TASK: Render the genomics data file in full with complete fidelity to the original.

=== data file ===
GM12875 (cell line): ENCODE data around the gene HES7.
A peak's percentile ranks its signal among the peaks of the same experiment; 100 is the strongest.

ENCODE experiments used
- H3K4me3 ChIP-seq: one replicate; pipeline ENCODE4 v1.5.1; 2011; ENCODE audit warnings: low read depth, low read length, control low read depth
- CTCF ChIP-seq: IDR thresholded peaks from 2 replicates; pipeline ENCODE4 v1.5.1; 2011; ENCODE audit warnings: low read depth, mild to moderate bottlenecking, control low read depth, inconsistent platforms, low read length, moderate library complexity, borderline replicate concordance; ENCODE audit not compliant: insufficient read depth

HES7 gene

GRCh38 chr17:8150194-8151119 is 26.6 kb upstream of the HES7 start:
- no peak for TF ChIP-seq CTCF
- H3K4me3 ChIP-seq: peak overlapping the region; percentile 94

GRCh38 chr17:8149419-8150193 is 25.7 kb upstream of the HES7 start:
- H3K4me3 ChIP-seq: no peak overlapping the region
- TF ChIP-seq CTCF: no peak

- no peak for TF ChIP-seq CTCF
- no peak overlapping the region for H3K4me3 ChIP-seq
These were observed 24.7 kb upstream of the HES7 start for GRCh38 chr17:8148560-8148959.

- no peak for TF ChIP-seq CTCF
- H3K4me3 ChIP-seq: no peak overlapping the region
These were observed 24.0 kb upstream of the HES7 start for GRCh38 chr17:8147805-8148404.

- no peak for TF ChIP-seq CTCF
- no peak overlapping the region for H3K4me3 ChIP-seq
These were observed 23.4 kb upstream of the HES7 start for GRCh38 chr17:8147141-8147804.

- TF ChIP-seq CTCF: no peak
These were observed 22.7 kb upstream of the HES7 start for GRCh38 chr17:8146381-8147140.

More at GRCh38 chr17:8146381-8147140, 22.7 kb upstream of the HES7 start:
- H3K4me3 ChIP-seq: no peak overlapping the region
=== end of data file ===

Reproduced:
GM12875 (cell line): ENCODE data around the gene HES7.
A peak's percentile ranks its signal among the peaks of the same experiment; 100 is the strongest.

ENCODE experiments used
- H3K4me3 ChIP-seq: one replicate; pipeline ENCODE4 v1.5.1; 2011; ENCODE audit warnings: low read depth, low read length, control low read depth
- CTCF ChIP-seq: IDR thresholded peaks from 2 replicates; pipeline ENCODE4 v1.5.1; 2011; ENCODE audit warnings: low read depth, mild to moderate bottlenecking, control low read depth, inconsistent platforms, low read length, moderate library complexity, borderline replicate concordance; ENCODE audit not compliant: insufficient read depth

HES7 gene

GRCh38 chr17:8150194-8151119 is 26.6 kb upstream of the HES7 start:
- no peak for TF ChIP-seq CTCF
- H3K4me3 ChIP-seq: peak overlapping the region; percentile 94

GRCh38 chr17:8149419-8150193 is 25.7 kb upstream of the HES7 start:
- H3K4me3 ChIP-seq: no peak overlapping the region
- TF ChIP-seq CTCF: no peak

- no peak for TF ChIP-seq CTCF
- no peak overlapping the region for H3K4me3 ChIP-seq
These were observed 24.7 kb upstream of the HES7 start for GRCh38 chr17:8148560-8148959.

- no peak for TF ChIP-seq CTCF
- H3K4me3 ChIP-seq: no peak overlapping the region
These were observed 24.0 kb upstream of the HES7 start for GRCh38 chr17:8147805-8148404.

- no peak for TF ChIP-seq CTCF
- no peak overlapping the region for H3K4me3 ChIP-seq
These were observed 23.4 kb upstream of the HES7 start for GRCh38 chr17:8147141-8147804.

- TF ChIP-seq CTCF: no peak
These were observed 22.7 kb upstream of the HES7 start for GRCh38 chr17:8146381-8147140.

More at GRCh38 chr17:8146381-8147140, 22.7 kb upstream of the HES7 start:
- H3K4me3 ChIP-seq: no peak overlapping the region